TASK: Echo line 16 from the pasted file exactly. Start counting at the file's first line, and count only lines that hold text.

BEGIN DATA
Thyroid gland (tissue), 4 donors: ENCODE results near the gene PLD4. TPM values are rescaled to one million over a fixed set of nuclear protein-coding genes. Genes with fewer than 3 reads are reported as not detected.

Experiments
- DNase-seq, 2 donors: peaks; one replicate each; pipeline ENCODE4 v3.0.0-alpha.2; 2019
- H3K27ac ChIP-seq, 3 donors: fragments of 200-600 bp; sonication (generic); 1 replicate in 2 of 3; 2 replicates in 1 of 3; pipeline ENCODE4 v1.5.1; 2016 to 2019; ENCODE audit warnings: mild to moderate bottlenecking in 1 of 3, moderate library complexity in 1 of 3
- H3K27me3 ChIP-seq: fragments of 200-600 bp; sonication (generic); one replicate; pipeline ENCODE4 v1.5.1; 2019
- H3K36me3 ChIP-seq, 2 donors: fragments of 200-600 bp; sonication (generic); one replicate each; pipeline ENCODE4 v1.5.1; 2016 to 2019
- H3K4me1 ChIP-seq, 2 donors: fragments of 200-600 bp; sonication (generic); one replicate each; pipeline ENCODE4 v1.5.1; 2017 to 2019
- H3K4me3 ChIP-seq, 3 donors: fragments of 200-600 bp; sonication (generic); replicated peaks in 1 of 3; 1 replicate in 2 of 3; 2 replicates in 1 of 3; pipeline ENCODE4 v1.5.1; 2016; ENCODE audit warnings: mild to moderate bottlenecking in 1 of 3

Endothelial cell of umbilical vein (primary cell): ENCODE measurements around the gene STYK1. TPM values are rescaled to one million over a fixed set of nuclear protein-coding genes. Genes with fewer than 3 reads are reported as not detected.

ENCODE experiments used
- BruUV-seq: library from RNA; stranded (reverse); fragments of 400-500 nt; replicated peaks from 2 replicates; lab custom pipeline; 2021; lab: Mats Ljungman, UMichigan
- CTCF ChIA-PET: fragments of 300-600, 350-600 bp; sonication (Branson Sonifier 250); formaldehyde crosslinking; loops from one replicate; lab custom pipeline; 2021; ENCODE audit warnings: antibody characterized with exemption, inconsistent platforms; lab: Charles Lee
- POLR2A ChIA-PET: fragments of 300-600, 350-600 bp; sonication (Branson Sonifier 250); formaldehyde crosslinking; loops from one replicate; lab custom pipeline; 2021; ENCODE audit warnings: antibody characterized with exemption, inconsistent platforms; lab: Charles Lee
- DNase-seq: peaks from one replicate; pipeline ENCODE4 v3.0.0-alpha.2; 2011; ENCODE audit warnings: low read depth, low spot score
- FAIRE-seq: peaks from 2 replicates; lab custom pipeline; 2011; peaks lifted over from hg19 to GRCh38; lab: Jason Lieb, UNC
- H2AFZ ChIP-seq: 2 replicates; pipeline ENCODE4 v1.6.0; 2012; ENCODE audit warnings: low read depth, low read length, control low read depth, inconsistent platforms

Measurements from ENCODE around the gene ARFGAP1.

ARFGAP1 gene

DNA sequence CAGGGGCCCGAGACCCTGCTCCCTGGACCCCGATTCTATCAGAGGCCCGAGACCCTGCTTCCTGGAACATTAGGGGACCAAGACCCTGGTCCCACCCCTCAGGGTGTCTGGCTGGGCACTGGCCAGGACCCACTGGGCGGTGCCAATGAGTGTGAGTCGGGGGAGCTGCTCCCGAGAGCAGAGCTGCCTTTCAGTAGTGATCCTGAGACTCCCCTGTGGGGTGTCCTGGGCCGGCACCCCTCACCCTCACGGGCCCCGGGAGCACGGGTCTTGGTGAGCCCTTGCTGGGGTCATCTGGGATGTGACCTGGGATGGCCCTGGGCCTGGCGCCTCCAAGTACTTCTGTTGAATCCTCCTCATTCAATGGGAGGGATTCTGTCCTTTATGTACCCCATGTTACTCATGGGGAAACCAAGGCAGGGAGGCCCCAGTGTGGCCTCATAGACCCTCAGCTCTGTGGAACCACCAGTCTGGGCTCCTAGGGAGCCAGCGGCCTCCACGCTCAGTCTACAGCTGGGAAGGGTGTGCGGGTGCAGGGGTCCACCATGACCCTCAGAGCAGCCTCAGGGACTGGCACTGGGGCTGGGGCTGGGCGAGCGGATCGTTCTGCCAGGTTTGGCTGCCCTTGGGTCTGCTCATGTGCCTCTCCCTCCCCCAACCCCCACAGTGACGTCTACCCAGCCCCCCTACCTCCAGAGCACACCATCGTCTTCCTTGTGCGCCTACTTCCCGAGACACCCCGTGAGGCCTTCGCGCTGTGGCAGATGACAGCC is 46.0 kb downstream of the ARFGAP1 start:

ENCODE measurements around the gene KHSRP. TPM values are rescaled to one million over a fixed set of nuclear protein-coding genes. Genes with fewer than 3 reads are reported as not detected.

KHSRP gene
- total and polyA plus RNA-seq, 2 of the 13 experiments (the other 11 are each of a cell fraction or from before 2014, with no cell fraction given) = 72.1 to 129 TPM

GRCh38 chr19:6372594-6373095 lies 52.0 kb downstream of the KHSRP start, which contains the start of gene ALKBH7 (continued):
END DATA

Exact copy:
- H2AFZ ChIP-seq: 2 replicates; pipeline ENCODE4 v1.6.0; 2012; ENCODE audit warnings: low read depth, low read length, control low read depth, inconsistent platforms